The intranet site that we were to monitor had been built using standard ASP on an NT box, and as anyone who develops sites using this environment will know, IIS can get a bit temperamental after a certain number of script errors. There seems to be no way to predict what this number is, but you can be sure that if there are any VBScript errors within your site, then after a while you'll get the dreaded 'ASP 0115' error and your site will stop working. So that's the first thing to check for. We'll also check that the server is actually up and running, and finally we'll look for some text that we know should be on the page. Failure notification for any of these events has to be via an email message, delivered through SMS to a mobile phone.
Under normal circumstances we'd have used something written using the Windows Scripting Host, and using the CDO object installed with the NT 4 Option Pack to send the email. In this instance we were restricted to using simple batch files, but with a bit of inelegant coding, standard batch and DOS commands are more than adequate for the searching task. What they can't do is send the email, but remember how the client said that we could use standalone EXE files? Well, luckily our old favourite Blat (http://gepasi.dbs.aber. ac.uk/softw/Blat.html) fitted the bill there.
So what does this wonderful batch file look like then? First, we make sure that we're sitting in the right directory:
We then delete any existing content file:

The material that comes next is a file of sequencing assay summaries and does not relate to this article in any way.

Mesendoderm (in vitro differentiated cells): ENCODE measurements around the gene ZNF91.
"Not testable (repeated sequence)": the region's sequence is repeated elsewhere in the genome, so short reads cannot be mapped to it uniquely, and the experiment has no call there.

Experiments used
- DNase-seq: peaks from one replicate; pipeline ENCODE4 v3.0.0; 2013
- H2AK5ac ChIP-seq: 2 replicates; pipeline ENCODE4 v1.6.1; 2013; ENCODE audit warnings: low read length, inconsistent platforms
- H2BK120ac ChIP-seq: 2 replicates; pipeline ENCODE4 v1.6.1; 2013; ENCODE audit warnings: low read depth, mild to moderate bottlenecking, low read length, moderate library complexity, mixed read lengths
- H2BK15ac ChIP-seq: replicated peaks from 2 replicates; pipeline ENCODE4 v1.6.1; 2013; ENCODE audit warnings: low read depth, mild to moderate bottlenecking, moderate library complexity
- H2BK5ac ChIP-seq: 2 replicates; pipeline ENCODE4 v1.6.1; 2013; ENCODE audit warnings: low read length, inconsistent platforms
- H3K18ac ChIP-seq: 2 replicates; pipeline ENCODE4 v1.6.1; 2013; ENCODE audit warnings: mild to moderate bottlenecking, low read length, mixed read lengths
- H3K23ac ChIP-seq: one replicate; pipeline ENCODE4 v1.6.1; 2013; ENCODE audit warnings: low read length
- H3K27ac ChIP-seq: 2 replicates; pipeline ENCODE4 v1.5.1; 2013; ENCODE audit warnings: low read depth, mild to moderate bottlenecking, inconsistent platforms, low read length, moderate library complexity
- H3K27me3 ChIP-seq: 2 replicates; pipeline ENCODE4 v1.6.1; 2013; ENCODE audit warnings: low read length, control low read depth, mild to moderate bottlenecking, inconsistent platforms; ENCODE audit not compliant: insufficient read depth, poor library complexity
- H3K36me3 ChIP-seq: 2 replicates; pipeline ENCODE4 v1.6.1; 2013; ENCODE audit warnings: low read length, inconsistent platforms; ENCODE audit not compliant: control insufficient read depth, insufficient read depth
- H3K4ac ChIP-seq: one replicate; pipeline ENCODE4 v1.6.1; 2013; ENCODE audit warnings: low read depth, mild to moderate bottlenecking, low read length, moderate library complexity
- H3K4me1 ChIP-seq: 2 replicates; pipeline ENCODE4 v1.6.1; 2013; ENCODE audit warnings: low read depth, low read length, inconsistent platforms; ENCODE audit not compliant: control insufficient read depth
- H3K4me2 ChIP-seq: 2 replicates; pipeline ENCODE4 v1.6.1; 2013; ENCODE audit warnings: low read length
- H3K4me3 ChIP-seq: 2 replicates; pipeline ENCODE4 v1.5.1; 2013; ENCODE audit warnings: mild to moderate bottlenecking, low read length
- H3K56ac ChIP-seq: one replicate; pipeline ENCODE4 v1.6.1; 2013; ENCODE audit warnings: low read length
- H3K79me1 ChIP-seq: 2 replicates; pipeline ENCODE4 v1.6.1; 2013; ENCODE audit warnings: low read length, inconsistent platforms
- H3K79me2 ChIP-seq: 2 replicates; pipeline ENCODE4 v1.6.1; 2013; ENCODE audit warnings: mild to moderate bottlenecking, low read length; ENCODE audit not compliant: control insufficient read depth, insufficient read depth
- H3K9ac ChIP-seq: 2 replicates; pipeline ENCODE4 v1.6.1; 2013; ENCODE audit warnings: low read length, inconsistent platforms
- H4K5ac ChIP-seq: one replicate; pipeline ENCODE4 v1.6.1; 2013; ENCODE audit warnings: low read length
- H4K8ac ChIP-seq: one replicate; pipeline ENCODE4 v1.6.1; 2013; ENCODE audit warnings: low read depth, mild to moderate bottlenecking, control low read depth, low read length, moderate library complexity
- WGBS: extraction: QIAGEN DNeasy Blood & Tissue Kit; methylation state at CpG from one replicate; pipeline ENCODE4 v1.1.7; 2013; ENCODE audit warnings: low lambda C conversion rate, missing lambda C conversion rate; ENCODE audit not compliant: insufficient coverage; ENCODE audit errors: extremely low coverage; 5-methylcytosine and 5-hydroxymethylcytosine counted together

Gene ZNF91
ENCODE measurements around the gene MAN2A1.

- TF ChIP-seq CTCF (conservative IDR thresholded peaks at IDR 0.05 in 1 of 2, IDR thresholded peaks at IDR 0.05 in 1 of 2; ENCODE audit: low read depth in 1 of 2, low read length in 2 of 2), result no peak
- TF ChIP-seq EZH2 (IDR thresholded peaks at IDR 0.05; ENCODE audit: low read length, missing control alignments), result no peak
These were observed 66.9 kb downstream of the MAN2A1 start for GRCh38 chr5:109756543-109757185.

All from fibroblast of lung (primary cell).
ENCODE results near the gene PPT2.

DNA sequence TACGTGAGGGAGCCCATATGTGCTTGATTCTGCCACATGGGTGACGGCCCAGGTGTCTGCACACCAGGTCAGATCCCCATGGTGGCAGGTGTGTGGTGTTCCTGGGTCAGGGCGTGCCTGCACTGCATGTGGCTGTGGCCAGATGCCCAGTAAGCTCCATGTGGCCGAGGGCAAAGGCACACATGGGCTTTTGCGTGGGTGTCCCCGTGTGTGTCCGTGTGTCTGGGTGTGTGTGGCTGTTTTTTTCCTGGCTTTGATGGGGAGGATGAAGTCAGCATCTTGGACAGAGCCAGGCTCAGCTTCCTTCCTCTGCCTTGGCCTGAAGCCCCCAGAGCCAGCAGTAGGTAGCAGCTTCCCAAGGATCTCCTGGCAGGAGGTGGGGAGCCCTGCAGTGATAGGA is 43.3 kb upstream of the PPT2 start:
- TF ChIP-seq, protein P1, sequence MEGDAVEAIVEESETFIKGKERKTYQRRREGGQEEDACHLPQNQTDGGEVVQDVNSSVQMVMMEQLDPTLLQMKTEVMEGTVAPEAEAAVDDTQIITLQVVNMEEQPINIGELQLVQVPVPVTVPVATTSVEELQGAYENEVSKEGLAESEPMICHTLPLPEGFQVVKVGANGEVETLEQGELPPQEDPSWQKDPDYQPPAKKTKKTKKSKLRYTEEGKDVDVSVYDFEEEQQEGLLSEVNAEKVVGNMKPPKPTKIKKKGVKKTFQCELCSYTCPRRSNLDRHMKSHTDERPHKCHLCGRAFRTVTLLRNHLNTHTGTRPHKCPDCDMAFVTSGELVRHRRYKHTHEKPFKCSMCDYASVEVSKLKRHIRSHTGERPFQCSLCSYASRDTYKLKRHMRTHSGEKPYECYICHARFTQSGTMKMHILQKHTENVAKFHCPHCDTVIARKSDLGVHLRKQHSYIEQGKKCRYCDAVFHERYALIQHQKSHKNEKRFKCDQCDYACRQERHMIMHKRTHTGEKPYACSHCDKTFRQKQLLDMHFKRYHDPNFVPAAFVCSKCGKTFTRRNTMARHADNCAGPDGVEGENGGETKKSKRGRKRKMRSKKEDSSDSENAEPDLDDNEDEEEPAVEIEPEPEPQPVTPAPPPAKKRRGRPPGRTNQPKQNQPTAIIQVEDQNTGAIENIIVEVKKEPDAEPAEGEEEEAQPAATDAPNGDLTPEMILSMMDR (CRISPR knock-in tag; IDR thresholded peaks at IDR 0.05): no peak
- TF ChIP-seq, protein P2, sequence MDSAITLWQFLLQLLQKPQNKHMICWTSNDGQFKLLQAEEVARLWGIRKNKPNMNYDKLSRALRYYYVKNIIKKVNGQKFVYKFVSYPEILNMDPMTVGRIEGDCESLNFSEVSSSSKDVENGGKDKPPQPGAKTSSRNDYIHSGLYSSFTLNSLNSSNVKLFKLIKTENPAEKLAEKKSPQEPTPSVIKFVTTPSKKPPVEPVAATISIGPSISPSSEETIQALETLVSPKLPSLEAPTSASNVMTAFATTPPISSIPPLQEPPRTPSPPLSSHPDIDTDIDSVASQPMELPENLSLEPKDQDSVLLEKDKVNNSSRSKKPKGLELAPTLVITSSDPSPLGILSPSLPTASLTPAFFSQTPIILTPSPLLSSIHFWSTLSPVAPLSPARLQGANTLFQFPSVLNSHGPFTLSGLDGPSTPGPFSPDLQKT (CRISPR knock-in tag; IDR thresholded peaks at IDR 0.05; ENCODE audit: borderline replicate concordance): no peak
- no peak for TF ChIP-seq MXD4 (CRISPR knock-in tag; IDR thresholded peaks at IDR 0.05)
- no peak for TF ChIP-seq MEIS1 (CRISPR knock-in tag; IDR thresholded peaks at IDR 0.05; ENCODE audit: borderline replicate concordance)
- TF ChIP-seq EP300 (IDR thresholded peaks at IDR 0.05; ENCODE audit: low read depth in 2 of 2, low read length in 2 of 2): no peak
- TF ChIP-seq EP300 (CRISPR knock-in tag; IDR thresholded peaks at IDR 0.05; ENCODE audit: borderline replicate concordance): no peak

and use wwwget to grab a copy of the main content page from the intranet:
wwwget -a http://www.intranet.site/main.asp content.txt myusername mypassword
Now we use the standard FIND command to check the content. First we just check for a space character. If the intranet had been unreachable then content.txt would be an empty file and this find would fail:
find " " content.txt
The GOTO command sends the script off to either :d1 if the space wasn't found, where we use blat to send an email:
echo ERROR FOUND
blat content.txt -server mail.isp.co.uk -t email@example.com -s content_blank
If space was found OK, the next thing we search for is the word 'error'. We know that this wouldn't normally appear in the main content page, except when something has caused the dreaded 'ASP 0115' problem to occur:
find "error" content.txt
echo ERROR FOUND
blat content.txt -server mail.isp.co.uk -t firstname.lastname@example.org -s content_error
Then finally we check for the word 'optimised'. This is because we know that the very last thing, in tiny letters at the bottom of this content page, is a line saying 'This design is optimised for 800 ¥ 600 screens'. We know that if the word 'optimised' isn't found then there has probably been an error somewhere on that page:
find "optimised" content.txt
echo ERROR FOUND
blat content.txt -server mail.isp.co.uk -t email@example.com -s content_incomplete
So there you have it. One of the most inelegant solutions to site monitoring that you'll ever see, but one that we're proud of because despite all the obstacles thrown in our path by our client's IT people, we still managed to produce a solution that worked. We've since extended this monitoring system to check for free disk space on the intranet server, and again it's all done using DOS commands. If you want to know more about how we did this, drop Paul an email.